VE Day 75: Aylesbury set for household tea parties bathed in red, white and blue
Aylesbury is poised to honour the memory of those who sacrificed so much during the Second World War by decorating their houses in red, white and blue and having family garden picnics.
Tomorrow will mark 75 years since victory in Europe on Tuesday, 8 May 1945, when Germany surrendered following the loss of the Battle of Berlin to the Russian army. Nazi leader Adolf Hitler had committed suicide eight days earlier, on 30 April, by shooting himself in the head.
Due to the coronavirus pandemic, the commemorations that were originally planned by The Royal British Legion and others have had to be cancelled, with the intention now to hold them on VJ Day on 15 August.
Barbara Grant, Chair of The Royal British Legion Aylesbury branch, told The Bucks Herald: “We were going to have a street party in the High Street, all the shops were involved and our centre but obviously that's not happening now, so we're just asking people to decorate their houses and have a little tea party in their front garden if they can so that they're still isolating but maybe they can experience it over their garden walls.”
Aylesbury Town Council are working alongside Father Doug from St Mary’s Church and GLX Productions to bathe the church in red, white and blue and lighting it up between 8:30pm – 10pm on Friday 8 May.
Aylesbury Town Council provided the following statement: “On a day that the nation was going to stand together, once again, to celebrate Victory in Europe, 75 years after the eventful day that brought an end to WWII. Instead, we are fighting a different world-wide war against an unseen enemy, one that is once again testing the strength of the nation's resolve. We hope that many of you will still show your respects to our fallen heroes on Friday, by decorating your front gardens and celebrating by your homes for a street party with a difference – one where we don’t hug and share food and drinks – but one where we smile, dance, laugh and chat following social distancing guide lines. Knowing that one day soon, we too will celebrate the end of this current fight.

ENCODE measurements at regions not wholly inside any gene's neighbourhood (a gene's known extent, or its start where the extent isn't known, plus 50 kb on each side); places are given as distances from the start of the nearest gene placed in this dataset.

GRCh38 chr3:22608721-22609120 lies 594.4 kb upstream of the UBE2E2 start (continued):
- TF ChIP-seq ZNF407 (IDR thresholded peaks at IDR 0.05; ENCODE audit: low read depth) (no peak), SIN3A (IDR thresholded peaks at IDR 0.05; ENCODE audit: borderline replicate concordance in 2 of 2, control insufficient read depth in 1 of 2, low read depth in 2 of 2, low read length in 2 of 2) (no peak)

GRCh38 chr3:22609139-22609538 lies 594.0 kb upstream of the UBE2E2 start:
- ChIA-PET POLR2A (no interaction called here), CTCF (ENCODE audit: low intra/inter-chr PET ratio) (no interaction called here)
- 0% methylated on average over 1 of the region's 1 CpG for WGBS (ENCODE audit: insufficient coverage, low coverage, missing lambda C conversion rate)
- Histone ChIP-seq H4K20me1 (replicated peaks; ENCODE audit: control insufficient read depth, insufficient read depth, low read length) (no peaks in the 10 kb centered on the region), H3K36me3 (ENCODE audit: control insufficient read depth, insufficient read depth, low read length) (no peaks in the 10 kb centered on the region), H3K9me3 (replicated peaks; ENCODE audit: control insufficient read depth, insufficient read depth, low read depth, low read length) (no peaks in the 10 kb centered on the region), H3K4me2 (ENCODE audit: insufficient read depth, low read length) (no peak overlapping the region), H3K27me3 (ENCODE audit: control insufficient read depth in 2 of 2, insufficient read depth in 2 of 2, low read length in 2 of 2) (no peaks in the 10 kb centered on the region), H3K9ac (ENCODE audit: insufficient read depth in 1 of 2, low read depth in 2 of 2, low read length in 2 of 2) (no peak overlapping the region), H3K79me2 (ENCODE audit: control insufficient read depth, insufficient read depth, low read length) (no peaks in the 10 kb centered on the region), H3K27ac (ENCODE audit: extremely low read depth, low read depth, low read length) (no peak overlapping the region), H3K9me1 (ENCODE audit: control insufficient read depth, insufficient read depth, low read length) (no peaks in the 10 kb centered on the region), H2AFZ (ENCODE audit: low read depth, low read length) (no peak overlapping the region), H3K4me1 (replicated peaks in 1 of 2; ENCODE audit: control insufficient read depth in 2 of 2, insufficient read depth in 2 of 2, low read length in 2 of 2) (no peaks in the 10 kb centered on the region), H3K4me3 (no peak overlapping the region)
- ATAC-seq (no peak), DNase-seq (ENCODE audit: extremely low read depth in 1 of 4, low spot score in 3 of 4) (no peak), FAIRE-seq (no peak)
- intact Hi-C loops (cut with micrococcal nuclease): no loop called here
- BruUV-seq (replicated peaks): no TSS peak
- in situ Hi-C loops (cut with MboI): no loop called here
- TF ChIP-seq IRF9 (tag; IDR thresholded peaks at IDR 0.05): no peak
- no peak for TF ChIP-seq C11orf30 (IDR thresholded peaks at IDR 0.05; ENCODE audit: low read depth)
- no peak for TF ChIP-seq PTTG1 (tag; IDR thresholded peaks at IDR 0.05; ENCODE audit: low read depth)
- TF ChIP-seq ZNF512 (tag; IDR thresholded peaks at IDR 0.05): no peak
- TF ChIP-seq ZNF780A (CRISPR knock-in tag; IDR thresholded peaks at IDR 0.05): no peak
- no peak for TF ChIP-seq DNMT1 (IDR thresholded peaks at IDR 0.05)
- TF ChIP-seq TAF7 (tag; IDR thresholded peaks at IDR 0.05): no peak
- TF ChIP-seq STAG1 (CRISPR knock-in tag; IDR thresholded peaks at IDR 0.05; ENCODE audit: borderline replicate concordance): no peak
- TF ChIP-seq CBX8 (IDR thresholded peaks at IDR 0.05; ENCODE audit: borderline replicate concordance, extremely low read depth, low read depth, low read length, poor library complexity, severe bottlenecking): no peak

The Second War World, which lasted for six years and one day (1 Sept 1939 - 2 Sept 1945), is the most devastating man-made human catastrophe in our history, with approximately 70 million people losing their lives across the globe.
The war was bleakly unique in that around 75% of the deaths were civilians, mostly Russians and Chinese, and 75% of the total losses came on the side of the eventual victors. In the murderous fighting on the eastern front for example, seven Russians died for every German soldier killed.
Though the writing had been on the wall when the German army was halted at the gates of Moscow in November 1941, the road to defeat for Hitler truly began between October-December 1942 with the British victory at El Alamein in Egypt coinciding with the annihilation of the German 6th Army by the Russians in Stalingrad.
Britain lost approximately 400,000 men, women and children during the Second World War, about 10% of which were civilians killed during the Blitz – the German bombing campaign against Britain between September 1940 – May 1941.
You can find out more about VE Day below: